The ebullient Griffiths, who firmly believes 'the travel industry isn't just about selling a two-week package', plans to emphasise the diversity of Thomas Cook's offering when she leaves P&O Cruises for her new role in September. The decision not to rely too heavily on the firm's package holiday reputation follows its £11.6m drop in yearly UK pre-tax profits this spring.
Low-cost airlines and internet booking services are hitting tour operators such as Thomas Cook hard. This year alone, the firm began providing cheap deals in the independent hotel and travel market, set up an 'e-cruise' website and became the first firm to offer budget prices for long-haul flights.
'While Thomas Cook is seen as a traditional high street brand, it is actually doing some very creative things,' Griffiths argues. She feels the firm is not shouting loud enough about how it has 'spread its net wider' than its established remit, and wants the brand to be seen alongside ABTA as an authority on the travel industry with the media. She is also hoping to highlight the range of Thomas Cook holidays in different specialist media.
According to Patrick Barrow, the former Thomas Cook PR man now PRCA director-general and MD, the two biggest challenges facing Griffiths will be repositioning the brand to make it more relevant to modern travellers and dealing with crises in an industry where expectations are 'enormously high and unrealistic'.
Griffiths, who was in charge of PR at P&O Cruises when a virus infected of passengers on board the Aurora last November, comes across as organised and efficient and is no stranger to crisis management. Alerted to the situation while at a conference in Palma, she re-routed calls to the press office to her mobile and ensured her MD was constantly available to the press.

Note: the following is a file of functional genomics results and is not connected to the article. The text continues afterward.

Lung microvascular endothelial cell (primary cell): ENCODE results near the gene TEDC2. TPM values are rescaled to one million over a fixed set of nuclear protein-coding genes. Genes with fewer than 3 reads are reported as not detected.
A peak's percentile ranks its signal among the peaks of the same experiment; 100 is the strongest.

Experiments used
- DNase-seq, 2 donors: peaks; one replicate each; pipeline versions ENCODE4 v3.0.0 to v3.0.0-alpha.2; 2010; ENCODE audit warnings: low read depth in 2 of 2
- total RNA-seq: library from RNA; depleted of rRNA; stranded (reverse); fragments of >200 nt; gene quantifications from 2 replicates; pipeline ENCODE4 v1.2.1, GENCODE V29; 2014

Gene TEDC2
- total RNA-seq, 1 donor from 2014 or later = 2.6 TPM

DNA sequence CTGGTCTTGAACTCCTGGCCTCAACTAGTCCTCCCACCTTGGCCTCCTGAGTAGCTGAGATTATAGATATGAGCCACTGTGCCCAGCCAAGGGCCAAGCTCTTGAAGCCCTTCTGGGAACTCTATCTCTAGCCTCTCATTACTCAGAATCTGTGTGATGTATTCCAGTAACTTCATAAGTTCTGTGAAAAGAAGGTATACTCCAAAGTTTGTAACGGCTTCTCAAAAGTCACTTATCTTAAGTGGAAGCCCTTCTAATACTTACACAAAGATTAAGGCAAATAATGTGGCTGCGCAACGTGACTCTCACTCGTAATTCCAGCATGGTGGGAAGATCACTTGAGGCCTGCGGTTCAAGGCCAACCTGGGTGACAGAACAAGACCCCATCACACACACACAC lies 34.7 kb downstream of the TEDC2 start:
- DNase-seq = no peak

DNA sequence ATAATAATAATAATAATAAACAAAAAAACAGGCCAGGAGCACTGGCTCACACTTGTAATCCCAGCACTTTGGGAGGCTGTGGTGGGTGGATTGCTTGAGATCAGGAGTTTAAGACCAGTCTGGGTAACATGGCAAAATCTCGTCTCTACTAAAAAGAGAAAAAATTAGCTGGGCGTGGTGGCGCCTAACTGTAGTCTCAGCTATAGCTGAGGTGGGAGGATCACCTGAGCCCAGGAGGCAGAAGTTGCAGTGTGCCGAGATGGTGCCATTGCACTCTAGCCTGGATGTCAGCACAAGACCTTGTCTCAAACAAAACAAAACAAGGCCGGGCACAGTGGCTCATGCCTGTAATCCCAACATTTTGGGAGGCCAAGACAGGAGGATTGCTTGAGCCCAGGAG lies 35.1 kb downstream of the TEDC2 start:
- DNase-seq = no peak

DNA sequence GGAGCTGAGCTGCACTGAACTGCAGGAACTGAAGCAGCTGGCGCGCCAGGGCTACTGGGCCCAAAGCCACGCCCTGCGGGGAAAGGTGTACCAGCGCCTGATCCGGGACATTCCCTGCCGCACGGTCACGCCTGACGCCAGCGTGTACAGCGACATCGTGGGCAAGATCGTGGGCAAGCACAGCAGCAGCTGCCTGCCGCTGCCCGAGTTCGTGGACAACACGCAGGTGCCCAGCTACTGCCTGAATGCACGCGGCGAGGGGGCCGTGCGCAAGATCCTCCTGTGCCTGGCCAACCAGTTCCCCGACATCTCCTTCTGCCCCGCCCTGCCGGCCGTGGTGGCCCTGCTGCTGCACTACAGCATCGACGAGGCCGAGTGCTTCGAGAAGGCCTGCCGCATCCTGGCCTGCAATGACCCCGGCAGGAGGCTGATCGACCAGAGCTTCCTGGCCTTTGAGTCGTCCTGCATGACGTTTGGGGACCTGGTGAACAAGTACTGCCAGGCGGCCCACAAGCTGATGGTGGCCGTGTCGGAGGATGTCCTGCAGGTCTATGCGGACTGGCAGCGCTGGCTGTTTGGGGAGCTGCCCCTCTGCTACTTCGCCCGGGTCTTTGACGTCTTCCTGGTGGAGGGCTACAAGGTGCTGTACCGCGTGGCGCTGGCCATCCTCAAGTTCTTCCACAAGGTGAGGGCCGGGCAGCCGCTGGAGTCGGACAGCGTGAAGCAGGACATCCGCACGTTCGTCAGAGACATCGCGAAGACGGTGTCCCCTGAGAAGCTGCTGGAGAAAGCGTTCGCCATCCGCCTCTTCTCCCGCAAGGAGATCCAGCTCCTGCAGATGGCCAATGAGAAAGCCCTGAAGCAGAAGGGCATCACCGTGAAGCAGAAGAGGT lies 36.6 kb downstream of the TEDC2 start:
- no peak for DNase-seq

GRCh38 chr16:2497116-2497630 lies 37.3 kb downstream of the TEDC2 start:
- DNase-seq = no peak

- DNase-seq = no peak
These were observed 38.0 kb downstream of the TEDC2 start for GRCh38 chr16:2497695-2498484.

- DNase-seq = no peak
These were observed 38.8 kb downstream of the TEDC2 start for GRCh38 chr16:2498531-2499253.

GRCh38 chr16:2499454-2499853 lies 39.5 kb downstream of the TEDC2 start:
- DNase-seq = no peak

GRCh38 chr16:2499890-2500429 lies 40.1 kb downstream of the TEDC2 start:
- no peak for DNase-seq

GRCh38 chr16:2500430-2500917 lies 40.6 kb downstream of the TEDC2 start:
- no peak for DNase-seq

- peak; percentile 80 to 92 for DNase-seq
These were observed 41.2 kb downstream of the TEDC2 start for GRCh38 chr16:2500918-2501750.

The experience has made Griffiths, who graduated in English Literature from Exeter University, aware of the way that the reporting of a crisis can escalate out of control. She views any crisis in the industry as a potential crisis for Thomas Cook: 'After all, Joe Public doesn't know which tour operator is in trouble - he knows the travel agency he booked the holiday with.'
With responsibility for the PR of Thomas Cook's high street shops, foreign exchange bureaux, call centres, dotcom ventures, TV channel, guide-book publishing and tour operations, Griffiths will have her work cut out.
Particularly because she 'firmly believes in a hands-on approach' and pledges to be available to answer press office phones: 'If someone says to me: you can't do something, I say: watch me.'
She has spent the past 18 months commuting over four hours a day from London to P&O's HQ in Southampton - the day the cruise liner asked her to set up its in-house PR division was the day she completed buying her London house. Forthright, although slightly nervous about her first interview with PRWeek, she is keen to stress that she does not run a 'fluffy' PR department and is not an 'Ab Fab luvvie' - although she admits a penchant for shoe shopping.
After working in travel PR for 11 years, she 'can't imagine' working in a different job. Former boss BGB & Associates MD Debbie Hindle recalls when Griffiths worked at the travel PR specialist: 'We had a Norwegian cruise liner and the Turkish and Caribbean tourist boards as clients.
One day, the top three stories on Radio 4 were: an earthquake in Turkey, a hurricane heading towards the Caribbean and a Norwegian cruise ship had crashed in the Channel. As I understand it, she contemplated pulling a sickie.'
Griffiths confesses she no longer feels the romance and anticipation associated with a holiday. Offered the chance to travel anywhere, she would choose the same holiday she has taken for the past ten years - to a friend's apartment in Turkey: 'Perhaps a Thomas Cook travel agent will be able to change my mind.'
1994 PR executive, McCluskey & Associates
1996 Senior account executive, BGB & Associates
2002 PR manager, P&O Cruises
2004 Head of PR, Thomas Cook